by Global Good News staff writer
26 December 2007
Excerpted with permission from the Introduction by Tom
Egenes to the Eternal Stories from the Upanishads
The Upanishads contain beautiful and exhilarating
phrases such as 'Thou art That.' (Tat tvam asi), 'I am
Totality' (Aham Brahmasmi), and 'All this is Brahman —
Totality.' (Sarvam khalv idam Brahma). These phrases
are nothing less than descriptions of the supreme
awakening of consciousness to its own true nature.
They are known as 'great sayings' (mahavakya) because
they describe the essential teaching of the Upanishads
in compact expressions.
Maharishi describes these sayings as the final strokes of knowledge from the teacher, which fully enlighten the student who is ready to receive them; then Wholeness dawns in the awareness. In reading the stories from the Upanishads, we are thus reminded of the flow of our life towards its supreme goal.
The Upanishads especially focus on the ultimate
reality of life; they express the full glory of the Self, Atma, by gaining which nothing else is left to be gained. The Upanishads bring out that the true nature of the Self is wholeness, the totality of Natural Law, Brahman.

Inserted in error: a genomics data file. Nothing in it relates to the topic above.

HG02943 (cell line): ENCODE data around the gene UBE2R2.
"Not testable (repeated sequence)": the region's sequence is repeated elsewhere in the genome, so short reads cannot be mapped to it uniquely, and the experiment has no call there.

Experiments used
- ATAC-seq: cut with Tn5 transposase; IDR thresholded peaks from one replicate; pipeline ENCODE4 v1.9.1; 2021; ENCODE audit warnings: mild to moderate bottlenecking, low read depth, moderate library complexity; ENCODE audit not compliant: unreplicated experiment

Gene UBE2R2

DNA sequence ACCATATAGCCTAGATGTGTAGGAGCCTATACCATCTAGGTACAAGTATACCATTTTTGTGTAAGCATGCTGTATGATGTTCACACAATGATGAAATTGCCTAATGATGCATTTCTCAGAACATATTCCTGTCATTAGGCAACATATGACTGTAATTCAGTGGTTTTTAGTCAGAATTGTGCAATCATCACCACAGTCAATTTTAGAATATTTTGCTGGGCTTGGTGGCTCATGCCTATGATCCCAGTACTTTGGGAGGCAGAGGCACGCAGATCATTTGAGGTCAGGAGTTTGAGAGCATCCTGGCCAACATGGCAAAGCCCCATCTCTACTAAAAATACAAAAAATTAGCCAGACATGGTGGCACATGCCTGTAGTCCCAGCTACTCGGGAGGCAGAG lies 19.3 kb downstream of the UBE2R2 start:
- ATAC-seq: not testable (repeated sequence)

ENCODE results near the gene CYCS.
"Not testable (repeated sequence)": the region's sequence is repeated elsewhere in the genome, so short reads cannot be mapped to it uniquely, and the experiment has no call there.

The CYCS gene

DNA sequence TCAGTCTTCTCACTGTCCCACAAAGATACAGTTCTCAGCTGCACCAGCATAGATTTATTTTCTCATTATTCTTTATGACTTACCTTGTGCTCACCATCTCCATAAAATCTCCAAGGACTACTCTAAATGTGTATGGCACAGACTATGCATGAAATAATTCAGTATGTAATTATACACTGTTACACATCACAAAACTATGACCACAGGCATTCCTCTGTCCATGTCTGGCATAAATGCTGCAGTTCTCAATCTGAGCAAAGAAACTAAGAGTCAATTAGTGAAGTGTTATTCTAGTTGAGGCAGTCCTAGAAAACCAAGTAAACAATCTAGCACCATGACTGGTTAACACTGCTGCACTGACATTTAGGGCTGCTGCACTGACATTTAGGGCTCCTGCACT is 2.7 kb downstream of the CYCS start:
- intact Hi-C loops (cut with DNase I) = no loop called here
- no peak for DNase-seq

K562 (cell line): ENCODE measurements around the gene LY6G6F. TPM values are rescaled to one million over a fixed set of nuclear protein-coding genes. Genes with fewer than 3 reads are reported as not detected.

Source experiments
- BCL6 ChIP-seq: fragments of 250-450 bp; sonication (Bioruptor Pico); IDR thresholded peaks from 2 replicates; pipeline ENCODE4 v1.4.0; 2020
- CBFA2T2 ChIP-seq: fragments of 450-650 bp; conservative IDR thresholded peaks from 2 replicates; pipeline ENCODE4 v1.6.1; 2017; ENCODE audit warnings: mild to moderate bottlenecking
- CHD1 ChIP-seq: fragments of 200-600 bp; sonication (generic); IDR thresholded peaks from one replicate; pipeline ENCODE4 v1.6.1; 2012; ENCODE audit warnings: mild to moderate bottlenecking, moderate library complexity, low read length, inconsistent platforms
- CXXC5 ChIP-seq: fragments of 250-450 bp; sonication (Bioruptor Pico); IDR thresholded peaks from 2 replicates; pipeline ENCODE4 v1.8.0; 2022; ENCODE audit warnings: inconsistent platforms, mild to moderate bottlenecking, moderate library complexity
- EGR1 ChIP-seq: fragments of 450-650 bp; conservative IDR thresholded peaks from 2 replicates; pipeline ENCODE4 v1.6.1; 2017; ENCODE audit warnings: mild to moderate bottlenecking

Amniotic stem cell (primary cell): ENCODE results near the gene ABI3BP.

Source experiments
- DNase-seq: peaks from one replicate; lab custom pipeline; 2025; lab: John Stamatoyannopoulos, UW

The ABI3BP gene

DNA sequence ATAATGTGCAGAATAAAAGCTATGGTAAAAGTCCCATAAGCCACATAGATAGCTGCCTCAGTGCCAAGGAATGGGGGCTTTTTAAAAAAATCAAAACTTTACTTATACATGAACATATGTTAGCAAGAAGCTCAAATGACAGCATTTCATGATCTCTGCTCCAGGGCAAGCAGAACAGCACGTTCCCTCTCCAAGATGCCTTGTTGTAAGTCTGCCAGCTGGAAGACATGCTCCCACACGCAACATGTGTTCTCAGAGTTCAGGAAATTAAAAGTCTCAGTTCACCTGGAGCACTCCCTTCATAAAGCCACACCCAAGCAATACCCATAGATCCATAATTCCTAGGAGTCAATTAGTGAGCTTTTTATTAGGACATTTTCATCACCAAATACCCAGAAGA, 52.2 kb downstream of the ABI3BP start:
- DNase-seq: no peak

This is beautifully exemplified in The Story of King Ashvapati and the Universal Self from the Chhandogya Upanishad in which six blind men hold scholarly debates among themselves about the true nature of an elephant:
'An elephant is small, like a rope,' one blind man
'No, an elephant is big, like a wall,' another would
'An elephant is round, like a tree.'
'No, an elephant is flat like a piece of cloth.'
'An elephant is hard like a conch shell.'
'No, an elephant is soft like rubber.'
Each considered his own description to be true and
could not understand how a seemingly opposite
description could also be true. Then along came a man
who could see. He explained that the elephant was all
of these together. He said:
'Now of this elephant, the tail is small, like a rope; the body is big, like a wall; the legs are round, like trees; the ears are flat, like pieces of cloth; the tusks are hard like conch shells; and the trunk is soft, like rubber.'
'Each blind man knew only part of the whole,' said
the King. 'Like this, the Self is Wholeness. The Self
is universal. When you truly know the Self, then you
Satya Loka, the realm of Truth, and dwelling place of
Lord Brahma, is so called because all who lived there
knew the eternal truth of existence within themselves.
In this place, siddhas, perfected beings, enjoyed
peace and harmony. Here, anyone who asked received the essence of all knowledge, Brahma Vidya:
Aham vishvam idam vichitram
I am this wonderful universe.
Copyright © 2007 Global Good News(sm) Service